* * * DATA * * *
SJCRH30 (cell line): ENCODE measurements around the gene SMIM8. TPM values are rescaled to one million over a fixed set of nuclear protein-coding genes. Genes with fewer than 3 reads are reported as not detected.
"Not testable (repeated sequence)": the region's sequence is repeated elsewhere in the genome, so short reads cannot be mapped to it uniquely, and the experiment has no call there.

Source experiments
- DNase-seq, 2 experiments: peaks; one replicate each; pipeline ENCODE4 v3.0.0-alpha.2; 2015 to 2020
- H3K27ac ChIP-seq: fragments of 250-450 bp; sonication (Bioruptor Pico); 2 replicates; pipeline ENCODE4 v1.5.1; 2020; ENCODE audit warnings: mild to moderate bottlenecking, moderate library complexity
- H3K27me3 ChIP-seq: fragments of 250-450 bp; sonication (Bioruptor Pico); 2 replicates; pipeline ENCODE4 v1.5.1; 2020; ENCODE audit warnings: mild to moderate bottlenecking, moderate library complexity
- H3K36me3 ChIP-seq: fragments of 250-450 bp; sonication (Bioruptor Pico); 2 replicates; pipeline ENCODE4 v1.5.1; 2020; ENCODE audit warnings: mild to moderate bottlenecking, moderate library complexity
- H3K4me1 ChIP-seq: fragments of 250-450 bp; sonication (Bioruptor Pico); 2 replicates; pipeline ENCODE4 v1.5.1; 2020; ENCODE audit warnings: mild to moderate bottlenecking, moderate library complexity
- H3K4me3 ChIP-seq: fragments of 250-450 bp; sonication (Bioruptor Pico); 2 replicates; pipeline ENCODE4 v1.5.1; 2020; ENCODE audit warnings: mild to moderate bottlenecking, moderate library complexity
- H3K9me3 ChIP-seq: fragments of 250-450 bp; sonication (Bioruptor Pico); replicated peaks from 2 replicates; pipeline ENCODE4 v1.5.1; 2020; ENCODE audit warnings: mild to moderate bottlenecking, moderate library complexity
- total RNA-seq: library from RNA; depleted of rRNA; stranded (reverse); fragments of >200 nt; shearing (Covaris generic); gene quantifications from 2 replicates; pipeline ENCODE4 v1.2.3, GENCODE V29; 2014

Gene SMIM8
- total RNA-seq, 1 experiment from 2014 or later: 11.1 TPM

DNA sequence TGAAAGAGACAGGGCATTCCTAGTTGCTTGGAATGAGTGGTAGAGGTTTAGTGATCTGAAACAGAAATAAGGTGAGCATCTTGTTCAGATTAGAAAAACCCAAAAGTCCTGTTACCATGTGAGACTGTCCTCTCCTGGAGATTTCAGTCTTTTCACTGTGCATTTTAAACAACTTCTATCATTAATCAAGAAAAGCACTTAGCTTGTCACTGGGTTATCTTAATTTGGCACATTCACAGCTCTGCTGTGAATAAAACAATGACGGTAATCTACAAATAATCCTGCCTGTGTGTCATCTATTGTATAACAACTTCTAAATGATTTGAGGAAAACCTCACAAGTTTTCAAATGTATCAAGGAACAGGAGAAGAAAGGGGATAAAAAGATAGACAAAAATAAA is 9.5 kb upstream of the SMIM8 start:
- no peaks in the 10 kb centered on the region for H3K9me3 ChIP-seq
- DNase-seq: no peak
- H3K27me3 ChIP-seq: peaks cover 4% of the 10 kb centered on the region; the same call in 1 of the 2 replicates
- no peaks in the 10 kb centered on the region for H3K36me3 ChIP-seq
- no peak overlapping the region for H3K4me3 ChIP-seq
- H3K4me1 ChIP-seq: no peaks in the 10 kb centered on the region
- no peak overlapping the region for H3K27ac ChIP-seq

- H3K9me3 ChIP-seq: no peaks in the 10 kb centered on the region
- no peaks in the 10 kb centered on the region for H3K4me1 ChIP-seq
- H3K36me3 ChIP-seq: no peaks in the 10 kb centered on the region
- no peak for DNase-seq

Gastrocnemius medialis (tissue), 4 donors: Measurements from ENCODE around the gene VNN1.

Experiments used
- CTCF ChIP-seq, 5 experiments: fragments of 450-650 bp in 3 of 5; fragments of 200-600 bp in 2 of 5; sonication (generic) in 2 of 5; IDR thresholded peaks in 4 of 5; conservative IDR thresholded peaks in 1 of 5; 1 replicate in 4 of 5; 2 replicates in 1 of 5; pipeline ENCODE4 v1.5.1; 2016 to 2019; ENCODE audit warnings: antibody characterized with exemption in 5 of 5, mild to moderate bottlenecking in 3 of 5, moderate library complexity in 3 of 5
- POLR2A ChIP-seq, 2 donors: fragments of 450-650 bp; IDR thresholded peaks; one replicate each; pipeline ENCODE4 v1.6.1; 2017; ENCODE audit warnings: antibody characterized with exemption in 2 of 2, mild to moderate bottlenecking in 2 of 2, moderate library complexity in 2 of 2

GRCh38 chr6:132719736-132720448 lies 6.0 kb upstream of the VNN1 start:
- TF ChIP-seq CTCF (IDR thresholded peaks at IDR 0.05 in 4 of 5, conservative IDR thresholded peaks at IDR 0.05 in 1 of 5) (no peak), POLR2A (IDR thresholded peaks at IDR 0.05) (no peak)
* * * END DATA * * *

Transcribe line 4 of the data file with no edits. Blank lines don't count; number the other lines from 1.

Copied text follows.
- DNase-seq, 2 experiments: peaks; one replicate each; pipeline ENCODE4 v3.0.0-alpha.2; 2015 to 2020